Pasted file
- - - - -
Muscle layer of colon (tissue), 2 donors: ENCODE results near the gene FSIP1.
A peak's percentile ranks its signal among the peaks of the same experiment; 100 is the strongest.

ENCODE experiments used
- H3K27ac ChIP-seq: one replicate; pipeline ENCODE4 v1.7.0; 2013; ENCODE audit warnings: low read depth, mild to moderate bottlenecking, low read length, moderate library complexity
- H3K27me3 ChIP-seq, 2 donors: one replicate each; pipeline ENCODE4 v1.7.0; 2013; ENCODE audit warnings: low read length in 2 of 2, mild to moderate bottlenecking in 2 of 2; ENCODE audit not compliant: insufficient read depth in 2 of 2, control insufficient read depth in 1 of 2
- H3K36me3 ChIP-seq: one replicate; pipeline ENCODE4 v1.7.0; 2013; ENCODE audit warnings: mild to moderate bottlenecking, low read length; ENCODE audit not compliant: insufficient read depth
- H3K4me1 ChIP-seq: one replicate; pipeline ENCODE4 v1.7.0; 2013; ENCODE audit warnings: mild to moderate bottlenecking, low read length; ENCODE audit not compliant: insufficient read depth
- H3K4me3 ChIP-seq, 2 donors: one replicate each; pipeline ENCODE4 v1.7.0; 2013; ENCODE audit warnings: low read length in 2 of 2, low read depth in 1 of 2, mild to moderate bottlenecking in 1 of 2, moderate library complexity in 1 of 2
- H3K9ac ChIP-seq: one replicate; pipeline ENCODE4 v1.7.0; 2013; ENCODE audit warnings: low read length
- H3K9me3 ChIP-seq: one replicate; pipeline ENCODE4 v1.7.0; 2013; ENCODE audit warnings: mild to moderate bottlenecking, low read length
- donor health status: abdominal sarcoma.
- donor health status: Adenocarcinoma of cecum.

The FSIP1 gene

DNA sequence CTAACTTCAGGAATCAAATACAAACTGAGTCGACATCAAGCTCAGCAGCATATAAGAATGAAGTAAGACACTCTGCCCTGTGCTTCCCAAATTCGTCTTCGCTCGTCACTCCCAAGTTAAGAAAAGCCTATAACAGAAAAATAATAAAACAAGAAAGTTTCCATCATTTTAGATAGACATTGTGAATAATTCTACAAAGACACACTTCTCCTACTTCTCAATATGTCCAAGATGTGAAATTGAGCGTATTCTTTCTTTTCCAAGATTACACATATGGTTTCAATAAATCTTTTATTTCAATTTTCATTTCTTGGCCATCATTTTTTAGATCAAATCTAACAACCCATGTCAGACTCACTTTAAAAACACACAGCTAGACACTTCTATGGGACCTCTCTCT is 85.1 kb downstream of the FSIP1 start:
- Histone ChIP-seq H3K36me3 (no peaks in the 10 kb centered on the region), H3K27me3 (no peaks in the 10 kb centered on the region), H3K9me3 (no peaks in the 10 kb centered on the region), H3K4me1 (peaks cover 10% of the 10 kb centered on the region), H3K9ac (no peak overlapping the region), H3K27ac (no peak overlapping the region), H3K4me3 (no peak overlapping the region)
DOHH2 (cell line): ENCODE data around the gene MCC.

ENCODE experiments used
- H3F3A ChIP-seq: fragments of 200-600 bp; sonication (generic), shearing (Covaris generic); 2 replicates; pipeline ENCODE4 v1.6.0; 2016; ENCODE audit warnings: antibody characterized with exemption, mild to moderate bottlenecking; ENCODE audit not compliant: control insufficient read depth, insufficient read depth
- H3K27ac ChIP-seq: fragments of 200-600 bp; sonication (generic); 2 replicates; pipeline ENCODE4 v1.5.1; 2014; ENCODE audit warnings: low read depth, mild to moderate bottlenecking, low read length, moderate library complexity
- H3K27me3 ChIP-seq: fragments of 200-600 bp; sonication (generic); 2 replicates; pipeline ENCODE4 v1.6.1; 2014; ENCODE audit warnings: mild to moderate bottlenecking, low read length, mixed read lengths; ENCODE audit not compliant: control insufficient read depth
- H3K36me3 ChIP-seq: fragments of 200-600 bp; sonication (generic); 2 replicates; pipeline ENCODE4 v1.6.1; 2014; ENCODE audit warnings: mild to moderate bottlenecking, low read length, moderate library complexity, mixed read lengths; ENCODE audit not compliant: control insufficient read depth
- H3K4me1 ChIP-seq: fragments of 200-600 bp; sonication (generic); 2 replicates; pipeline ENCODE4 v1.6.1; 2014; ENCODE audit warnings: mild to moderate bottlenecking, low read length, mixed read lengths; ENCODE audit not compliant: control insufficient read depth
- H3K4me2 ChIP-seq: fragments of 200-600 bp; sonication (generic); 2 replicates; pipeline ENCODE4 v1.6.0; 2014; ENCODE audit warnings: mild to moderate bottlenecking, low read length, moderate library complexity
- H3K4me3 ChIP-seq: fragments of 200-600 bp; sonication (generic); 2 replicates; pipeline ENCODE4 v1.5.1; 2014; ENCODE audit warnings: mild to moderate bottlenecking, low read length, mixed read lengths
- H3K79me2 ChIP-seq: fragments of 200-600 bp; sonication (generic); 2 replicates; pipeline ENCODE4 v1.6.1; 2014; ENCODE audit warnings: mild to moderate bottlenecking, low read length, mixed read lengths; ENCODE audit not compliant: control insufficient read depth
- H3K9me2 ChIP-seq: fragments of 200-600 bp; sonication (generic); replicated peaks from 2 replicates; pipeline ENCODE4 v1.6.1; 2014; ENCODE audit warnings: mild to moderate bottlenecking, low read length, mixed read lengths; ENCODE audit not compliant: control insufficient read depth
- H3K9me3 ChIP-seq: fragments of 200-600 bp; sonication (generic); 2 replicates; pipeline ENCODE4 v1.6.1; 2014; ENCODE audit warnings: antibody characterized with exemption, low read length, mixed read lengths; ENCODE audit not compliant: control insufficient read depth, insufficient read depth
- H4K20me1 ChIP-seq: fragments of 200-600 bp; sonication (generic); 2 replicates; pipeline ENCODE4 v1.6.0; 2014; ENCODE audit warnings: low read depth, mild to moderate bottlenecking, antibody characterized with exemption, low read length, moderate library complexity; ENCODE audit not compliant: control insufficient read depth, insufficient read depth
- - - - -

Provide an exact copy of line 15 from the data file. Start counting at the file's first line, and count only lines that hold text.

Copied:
- Histone ChIP-seq H3K36me3 (no peaks in the 10 kb centered on the region), H3K27me3 (no peaks in the 10 kb centered on the region), H3K9me3 (no peaks in the 10 kb centered on the region), H3K4me1 (peaks cover 10% of the 10 kb centered on the region), H3K9ac (no peak overlapping the region), H3K27ac (no peak overlapping the region), H3K4me3 (no peak overlapping the region)